We have described 9 species of duikers, and there are a total of four times more. As you can see, despite differences, including in size and coloration, they have a lot in common. Let's try to summarize the knowledge about duikers by answering the main questions about how these African antelopes look and live.
Where do duikers live?
All duikers exclusively inhabit Africa south of the Sahara. Some species live on islands to the east of the continent.
They are predominantly forest species, except for one species aptly named the bush duiker. Bushes and tree thickets not only provide these animals with necessary food but also protect them from predators. In times of danger, duikers quickly and skillfully leap, hiding in the thickets, sometimes emitting a piercing cry. Some duiker species choose lowland forests. Others prefer to settle in highland forests, including the flore-rich zones of Africa's highest mountain, Kilimanjaro. Species like the black-fronted duiker are frequently recorded near marshes or rivers.
What do duikers look like?
Duikers are small antelopes, with a shoulder height not exceeding 80 cm (31.5 in). The smallest ones grow only up to 30 cm (11.8 in). The color of their fur varies from cream to dark brown, almost black. Red, russet, gray, and white shades are also present in their coloration.
The backs of forest duikers are arched even at rest. Only the bush duiker, living in open savannah spaces, keeps its back straight. The thin long legs of some species are colored black, giving the impression of wearing high stockings. Both males and many females have horns, though the females' horns are shorter.
All duikers share two distinctive features:
- A tuft of hair on the head between the horns
- Preorbital glands that secrete a substance and are marked by black stripes running under the eyes toward the nose.
Duikers also have glands between their split hooves. They mark their territory with the secretions when rubbing their muzzles against branches and tree trunks. They also use excrement left on the borders of their territories for the same purpose.
How do duikers interact with each other?
These are solitary animals that do not allow intruders into their territory. When encountering individuals of the same species, the duiker will defend its territory. An exception is made during the breeding period when a male and female temporarily form monogamous pairs. Group formation with 2–3 individuals is also possible.
In cases where representatives of different duiker species coexist in one forest but are approximately the same size, they peacefully divide the territory, choosing different habitats and different times of activity. Some species are active during the day, while others are active at night. An exception is the yellow-backed duiker, which is active both day and night.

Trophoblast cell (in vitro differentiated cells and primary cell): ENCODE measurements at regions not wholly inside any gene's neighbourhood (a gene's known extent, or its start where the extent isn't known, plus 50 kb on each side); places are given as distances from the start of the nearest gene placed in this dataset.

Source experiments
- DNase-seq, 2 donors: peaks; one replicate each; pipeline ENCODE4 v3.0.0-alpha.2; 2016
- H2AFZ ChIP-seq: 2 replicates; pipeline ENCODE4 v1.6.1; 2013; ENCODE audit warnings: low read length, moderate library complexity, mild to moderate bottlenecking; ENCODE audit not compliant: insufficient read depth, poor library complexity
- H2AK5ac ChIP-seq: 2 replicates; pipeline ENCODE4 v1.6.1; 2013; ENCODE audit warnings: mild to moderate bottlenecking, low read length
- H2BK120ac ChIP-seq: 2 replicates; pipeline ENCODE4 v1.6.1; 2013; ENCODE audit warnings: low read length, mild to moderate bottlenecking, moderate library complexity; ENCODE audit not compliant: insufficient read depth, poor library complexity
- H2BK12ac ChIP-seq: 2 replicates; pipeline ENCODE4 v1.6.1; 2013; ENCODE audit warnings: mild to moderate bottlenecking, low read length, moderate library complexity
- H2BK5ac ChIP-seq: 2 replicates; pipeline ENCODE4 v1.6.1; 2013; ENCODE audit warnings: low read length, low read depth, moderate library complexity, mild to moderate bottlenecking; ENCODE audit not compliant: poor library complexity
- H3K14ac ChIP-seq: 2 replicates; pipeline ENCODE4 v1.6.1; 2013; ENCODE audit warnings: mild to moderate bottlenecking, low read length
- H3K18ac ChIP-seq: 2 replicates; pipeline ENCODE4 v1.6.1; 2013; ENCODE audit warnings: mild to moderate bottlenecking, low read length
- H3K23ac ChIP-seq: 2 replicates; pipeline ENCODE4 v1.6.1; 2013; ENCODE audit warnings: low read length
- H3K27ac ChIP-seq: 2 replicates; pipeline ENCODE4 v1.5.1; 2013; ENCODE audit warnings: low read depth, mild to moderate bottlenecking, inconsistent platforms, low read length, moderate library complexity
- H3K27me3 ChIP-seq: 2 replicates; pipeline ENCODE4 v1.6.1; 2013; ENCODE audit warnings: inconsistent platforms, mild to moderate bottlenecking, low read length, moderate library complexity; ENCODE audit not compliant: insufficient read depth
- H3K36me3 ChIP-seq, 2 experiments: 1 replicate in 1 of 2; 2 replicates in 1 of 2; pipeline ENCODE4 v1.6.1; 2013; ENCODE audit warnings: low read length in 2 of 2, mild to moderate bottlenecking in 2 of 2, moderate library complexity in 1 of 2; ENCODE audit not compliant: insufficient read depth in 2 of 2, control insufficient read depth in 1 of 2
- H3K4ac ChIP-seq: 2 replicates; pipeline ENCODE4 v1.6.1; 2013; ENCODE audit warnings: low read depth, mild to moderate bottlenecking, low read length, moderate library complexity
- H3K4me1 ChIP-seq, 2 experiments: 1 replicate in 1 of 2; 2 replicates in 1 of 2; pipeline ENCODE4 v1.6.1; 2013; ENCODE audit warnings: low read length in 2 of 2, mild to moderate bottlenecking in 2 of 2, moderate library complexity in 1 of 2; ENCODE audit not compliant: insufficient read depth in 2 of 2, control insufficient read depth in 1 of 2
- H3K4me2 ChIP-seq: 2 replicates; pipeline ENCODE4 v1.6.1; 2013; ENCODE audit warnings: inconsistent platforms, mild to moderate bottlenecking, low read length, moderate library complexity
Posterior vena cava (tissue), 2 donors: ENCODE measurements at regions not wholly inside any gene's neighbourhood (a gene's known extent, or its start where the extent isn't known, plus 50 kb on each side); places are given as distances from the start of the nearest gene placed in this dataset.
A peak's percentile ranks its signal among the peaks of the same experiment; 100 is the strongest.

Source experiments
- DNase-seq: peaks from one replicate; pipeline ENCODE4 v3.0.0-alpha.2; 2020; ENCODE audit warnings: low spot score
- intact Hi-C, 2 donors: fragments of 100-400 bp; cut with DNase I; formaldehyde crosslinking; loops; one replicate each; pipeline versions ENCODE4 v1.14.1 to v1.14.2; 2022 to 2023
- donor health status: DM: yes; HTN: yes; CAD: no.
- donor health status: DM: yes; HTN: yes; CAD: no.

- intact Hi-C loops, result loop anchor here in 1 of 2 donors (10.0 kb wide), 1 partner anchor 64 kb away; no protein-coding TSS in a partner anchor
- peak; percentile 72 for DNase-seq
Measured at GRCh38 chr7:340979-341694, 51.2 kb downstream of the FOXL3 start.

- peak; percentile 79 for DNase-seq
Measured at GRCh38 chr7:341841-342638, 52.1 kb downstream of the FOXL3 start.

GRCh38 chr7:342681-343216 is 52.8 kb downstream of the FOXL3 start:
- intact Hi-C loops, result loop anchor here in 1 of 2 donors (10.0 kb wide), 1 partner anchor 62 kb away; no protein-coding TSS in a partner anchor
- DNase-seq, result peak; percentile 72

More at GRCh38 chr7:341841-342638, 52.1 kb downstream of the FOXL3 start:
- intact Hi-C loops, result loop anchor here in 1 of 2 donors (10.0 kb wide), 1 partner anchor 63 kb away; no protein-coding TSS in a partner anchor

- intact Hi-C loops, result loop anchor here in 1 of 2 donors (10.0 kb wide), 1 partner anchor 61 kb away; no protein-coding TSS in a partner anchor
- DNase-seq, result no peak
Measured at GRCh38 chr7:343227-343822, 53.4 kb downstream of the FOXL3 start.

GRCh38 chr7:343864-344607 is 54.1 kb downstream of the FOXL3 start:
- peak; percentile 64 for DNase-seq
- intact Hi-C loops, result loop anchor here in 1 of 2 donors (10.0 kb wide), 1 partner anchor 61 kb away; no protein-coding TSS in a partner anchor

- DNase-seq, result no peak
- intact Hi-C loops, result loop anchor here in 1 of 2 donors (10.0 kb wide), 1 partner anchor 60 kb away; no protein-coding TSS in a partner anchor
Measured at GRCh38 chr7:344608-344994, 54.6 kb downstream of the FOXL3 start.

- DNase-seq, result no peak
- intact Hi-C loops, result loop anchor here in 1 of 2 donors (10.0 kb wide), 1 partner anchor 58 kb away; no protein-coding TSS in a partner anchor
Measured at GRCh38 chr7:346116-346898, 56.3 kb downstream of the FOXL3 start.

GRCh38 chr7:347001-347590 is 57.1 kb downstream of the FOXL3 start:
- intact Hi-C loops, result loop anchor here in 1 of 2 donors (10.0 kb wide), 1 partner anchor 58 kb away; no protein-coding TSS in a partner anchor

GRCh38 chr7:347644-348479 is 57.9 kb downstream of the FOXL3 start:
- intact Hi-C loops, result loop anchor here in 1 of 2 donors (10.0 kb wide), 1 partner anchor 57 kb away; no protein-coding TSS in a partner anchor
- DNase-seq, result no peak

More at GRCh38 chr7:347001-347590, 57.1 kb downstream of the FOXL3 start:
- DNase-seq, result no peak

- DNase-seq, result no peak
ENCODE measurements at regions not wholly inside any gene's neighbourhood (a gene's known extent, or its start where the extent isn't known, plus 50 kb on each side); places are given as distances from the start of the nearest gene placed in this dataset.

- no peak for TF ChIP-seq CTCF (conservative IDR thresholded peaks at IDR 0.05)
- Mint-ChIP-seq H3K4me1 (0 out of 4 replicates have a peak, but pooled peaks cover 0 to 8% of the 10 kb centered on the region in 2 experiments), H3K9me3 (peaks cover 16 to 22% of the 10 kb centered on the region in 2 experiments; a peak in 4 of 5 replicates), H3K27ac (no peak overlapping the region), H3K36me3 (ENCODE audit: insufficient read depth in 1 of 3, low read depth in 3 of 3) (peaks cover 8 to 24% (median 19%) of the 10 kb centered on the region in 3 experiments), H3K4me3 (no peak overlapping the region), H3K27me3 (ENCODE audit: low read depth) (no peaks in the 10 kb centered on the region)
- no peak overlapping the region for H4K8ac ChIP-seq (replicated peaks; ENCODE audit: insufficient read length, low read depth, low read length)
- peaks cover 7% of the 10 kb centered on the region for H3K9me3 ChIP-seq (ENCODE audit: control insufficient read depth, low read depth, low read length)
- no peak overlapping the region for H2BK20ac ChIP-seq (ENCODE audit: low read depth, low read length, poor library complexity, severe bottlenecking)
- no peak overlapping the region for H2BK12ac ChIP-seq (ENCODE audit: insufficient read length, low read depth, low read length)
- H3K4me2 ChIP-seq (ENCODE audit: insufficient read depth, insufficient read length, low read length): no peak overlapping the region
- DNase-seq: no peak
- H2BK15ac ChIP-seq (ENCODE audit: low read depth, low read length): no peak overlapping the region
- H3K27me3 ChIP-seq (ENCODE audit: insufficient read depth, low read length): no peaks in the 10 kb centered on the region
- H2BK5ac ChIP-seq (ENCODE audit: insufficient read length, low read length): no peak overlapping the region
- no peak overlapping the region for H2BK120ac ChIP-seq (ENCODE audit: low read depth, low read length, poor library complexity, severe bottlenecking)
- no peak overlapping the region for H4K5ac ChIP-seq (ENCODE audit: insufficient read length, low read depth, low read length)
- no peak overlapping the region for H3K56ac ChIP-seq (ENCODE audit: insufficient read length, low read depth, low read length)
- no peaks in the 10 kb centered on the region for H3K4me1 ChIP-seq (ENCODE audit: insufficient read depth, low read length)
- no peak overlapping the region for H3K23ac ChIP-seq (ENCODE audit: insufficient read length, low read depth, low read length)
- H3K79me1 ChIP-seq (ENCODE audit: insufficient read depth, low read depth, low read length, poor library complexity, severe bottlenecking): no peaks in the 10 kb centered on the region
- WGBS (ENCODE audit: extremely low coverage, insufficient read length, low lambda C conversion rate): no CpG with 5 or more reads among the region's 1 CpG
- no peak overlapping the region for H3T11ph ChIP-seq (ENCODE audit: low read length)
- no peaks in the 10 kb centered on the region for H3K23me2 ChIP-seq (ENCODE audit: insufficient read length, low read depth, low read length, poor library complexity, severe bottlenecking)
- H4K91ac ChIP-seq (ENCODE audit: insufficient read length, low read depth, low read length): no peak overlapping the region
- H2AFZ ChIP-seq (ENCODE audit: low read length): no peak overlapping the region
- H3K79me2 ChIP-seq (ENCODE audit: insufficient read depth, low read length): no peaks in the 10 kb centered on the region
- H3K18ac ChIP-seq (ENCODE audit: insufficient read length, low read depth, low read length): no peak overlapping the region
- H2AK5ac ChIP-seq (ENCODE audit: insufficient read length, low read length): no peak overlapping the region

What do duikers eat?
Duiker antelopes are primarily herbivores. They feed on leaves, grass, shoots, flowers, seeds, buds, mushrooms, and fallen fruits. They find food on the ground or at a low height reachable with their mouths.
Interestingly, duikers follow birds, bats, and monkeys feeding in the upper parts of trees. They benefit from the fruits accidentally dropped to the ground by these animals. During the rainy seasons, many duikers frequently do not need drinking water, instead obtaining all fluids from fruit and plants.
There is evidence for many duiker species suggesting that these antelopes can also be carnivorous. Apart from the occasional consumption of insects and bird eggs, they sometimes hunt for small birds, frogs, and rodents. Some duikers have been observed eating carrion.
Who hunts duikers?
The main enemy of these antelopes is humans. Representatives of larger species suffer especially due to the possibility of supplying meat to people. All species lose their habitats due to deforestation, the expansion of agricultural land, and creeping urbanization.
Natural enemies for duikers include leopards and other felines, pythons, monitor lizards, crocodiles, jackals, African wild dogs, monkeys, and birds of prey.
Where to see duikers in their natural habitat?
You can get to know and observe these small antelopes on safari. You are almost guaranteed to encounter the bush duiker in any of Tanzania's national parks by joining a tour with Altezza Travel.
By the way, we have an interesting tradition – we name our safari programs after different antelopes. All programs 'include' African antelopes from the tiny dik-dik to the huge eland. The longer and more interesting the program, the larger the antelope it is named after.
There is also a wonderful safari program called 'Duiker'. It includes a visit to Lake Manyara Park and the Ngorongoro Conservation Area, one of the best places in Tanzania where you will see many animals in a short time. It is quite likely that you will also encounter the common duiker. However, we do not limit you to a two-day tour; you can choose any. Strive to explore the wild nature of Africa through your own experience – it's very interesting!